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One reason that my art, Shaolin Wing Chun is referred to as “Shaolin” because all Wing Chun originated in the Shaolin Temple. More importantly our main focus is on three areas of development, 1) Self-improvement/Chan (Zen) 2) Health and fitness 3) Combat/Self-defense skill. Collectively these are known as The 3 Treasures of Shaolin. A major concept of Chan or as the Japanese call it, Zen, is the concept of the Triads; Internal and External. The Internal Triad consists of what we think, feel, and do (things that are 100% under our control). The External Triad refers to time., space, energy; the environment that we cannot control. The art teaches us to control the internal and harmonize with the external.

Additionally, we consider our art to be Shaolin in nature because we employ the Shaolin Halls method of development. Any fan of vintage Kung Fu movies, or 90s hip-hop, for that fact, can tell you about the 36 Chambers of Shaolin, maybe even 108 techniques. How about the 72 secret arts? Well, it all sounds pretty esoteric, if not downright intriguing. Coincidentally, all these numbers are divisible by 6, which is what I really want to talk about: the 6 Halls of Shaolin.

The 1st Hall is referred to as Gei Bun Gong- Basic Exercises is the translation. However, 1st hall is not only limited to basic physical conditioning to build strength, flexibility, and stamina; it also refers to basic life skills, such as attitude, hygiene, communication, knowing right from wrong, and very commonly understanding how to act of adapt in YOUR own time and space.

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2nd Hall is called Gei Bun Dong Juk- Basic Movements. This is where your technical skill evolves. We practice drills and forms in fixed patterns in order to develop reflexes and muscle memory. We practice basic movements in all ranges of combat.




3rd Hall can be referred to as San Shou or San Da. Basically this is live application;  skill challenge or sparring. You are putting to use your mental and physical conditioning of the 1st hall combined with the skills acquired in the 2nd hall in order to effectively “harmonize” with an opponent. Effectiveness is the goal. Can you prevent an opponent from imposing their will/reality on to you? Can you create time advantages and own your space? Can you effectively resolve this conflict on your terms?

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Every solid, legitimate  martial art has Halls 1-3, even if they do not refer to them as such. From Karate to Krav Maga, if you can identify first, second, and third hall in your training, you are most likely in a good place. To be honest this concept of the Shaolin Halls methodology can be applied to a number of skilled endeavors whether they be athletic, artistic, mechanical, scientific, etc. Think about it.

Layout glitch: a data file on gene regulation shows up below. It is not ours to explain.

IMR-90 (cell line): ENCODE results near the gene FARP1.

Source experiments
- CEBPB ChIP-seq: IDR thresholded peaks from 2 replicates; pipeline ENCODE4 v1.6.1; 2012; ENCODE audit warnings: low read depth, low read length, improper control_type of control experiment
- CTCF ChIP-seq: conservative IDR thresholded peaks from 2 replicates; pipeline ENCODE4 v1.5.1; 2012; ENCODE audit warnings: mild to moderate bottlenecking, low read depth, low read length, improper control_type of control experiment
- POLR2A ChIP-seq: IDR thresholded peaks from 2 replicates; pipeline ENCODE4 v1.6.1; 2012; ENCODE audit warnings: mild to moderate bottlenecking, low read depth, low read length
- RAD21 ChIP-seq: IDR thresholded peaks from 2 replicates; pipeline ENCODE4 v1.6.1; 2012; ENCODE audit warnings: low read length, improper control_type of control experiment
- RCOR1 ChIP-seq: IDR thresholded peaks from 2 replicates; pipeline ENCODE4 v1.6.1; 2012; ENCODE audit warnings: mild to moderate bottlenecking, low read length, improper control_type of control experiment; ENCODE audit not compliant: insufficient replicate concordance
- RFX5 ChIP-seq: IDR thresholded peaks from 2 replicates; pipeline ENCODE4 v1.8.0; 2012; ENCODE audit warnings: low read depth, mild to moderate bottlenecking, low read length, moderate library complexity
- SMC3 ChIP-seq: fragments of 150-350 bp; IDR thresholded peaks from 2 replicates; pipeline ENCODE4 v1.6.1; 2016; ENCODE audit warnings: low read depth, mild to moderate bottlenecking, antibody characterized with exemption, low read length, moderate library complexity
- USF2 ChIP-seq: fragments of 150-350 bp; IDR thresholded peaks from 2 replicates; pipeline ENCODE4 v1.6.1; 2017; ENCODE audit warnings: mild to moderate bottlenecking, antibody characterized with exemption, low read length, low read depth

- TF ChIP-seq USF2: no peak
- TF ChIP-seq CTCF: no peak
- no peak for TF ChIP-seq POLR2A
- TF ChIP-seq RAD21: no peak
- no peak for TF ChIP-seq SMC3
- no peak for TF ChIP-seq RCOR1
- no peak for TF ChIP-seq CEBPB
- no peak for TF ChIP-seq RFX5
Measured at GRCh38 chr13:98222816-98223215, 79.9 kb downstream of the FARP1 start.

What makes Shaolin Wing Chun special to me is this next bit, Halls 4-6. I have not spent as much time in or around other martial arts as I have Shaolin Wing Chun to say from experience, but Shaolin Wing Chun is the only martial art that I know of that employs the concepts of these additional halls in their teaching methodology .

Wing Chun Happens in Halls 4-6.  So once you have become effective through training Halls 1-3, how do you improve? You get more efficient. Hall 4 represents efficiency, Economy of Motion; you get good results with less effort Your expression becomes more fluid and efficient because of detachment from the limbs, and the lessons that the body has learned from experiencing reality.  Hall 5 is one of the definitions of Wing Chun- Maximum Efficiency. We not only want to obtain good results with less effort; we want our efforts to be so efficient that nothing can be added or subtracted from our technique to improve the result The absolute best result with the absolute least amount of effort is the purpose of Wing Chun. At this level you are able to also detach from your environment, in addition to your body. The ultimate goal is Hall 6- Emptiness; simply the ability to “live in the moment” or “live in reality”, reality = change. To be empty is to lack expectations, biases, preconceived notions, regret, or anything else that binds us to the past or future, so that we may live our lives in the only time frame that truly exists, the present. “Live in the present” is another way to say adapt to change, because the present is ever-changing. In a combat situation, the ability to adapt to change is crucial for survival. In day-today modern life, the ability to adapt to change ensures we have fulfilling, purpose-driven lives. Grand Master Moy Yat said, “When you have one foot in the past and one in the future, you are pissing on the present.”  Be present, be engaged in the precious moments of your life, don’t piss on them, my friends.